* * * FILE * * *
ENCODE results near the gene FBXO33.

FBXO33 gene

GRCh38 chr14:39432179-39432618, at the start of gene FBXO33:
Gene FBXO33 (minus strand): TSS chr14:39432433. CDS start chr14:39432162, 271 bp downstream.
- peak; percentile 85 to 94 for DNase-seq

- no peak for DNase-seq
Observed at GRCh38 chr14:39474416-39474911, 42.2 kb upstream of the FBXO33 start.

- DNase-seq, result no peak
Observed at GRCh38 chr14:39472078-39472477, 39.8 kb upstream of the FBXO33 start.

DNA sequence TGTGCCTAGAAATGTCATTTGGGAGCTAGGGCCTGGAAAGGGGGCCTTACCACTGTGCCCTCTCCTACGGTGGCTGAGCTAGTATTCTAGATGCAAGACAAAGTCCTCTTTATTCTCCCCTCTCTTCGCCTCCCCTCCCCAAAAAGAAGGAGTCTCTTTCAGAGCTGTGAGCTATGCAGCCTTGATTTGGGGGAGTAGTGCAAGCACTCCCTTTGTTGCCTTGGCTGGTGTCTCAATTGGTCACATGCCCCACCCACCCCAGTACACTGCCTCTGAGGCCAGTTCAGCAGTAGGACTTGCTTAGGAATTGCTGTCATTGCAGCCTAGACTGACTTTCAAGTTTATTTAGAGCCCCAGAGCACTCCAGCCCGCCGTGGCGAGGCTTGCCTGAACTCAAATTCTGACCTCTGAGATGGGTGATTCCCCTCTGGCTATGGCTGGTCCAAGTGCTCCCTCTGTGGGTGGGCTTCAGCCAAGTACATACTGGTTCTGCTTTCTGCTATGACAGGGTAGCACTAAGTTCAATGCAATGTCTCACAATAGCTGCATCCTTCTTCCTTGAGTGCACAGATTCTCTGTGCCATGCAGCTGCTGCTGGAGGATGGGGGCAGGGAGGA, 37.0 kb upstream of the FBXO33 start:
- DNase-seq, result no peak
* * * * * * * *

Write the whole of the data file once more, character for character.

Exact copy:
ENCODE results near the gene FBXO33.

FBXO33 gene

GRCh38 chr14:39432179-39432618, at the start of gene FBXO33:
Gene FBXO33 (minus strand): TSS chr14:39432433. CDS start chr14:39432162, 271 bp downstream.
- peak; percentile 85 to 94 for DNase-seq

- no peak for DNase-seq
Observed at GRCh38 chr14:39474416-39474911, 42.2 kb upstream of the FBXO33 start.

- DNase-seq, result no peak
Observed at GRCh38 chr14:39472078-39472477, 39.8 kb upstream of the FBXO33 start.

DNA sequence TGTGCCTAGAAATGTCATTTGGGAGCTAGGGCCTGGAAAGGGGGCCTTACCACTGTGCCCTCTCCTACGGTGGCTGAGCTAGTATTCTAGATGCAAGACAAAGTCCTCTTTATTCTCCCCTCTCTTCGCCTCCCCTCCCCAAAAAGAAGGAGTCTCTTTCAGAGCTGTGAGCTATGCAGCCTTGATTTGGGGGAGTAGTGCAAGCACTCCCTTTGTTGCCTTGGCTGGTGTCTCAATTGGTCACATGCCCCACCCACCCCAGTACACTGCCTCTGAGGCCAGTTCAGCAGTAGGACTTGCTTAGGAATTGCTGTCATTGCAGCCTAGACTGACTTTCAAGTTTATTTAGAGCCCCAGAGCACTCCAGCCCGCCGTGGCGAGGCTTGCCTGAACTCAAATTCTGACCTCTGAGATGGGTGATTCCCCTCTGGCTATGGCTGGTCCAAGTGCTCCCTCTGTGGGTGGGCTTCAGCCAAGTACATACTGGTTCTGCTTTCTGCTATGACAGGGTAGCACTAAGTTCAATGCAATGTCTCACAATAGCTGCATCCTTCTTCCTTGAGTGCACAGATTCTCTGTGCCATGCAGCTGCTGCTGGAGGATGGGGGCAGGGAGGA, 37.0 kb upstream of the FBXO33 start:
- DNase-seq, result no peak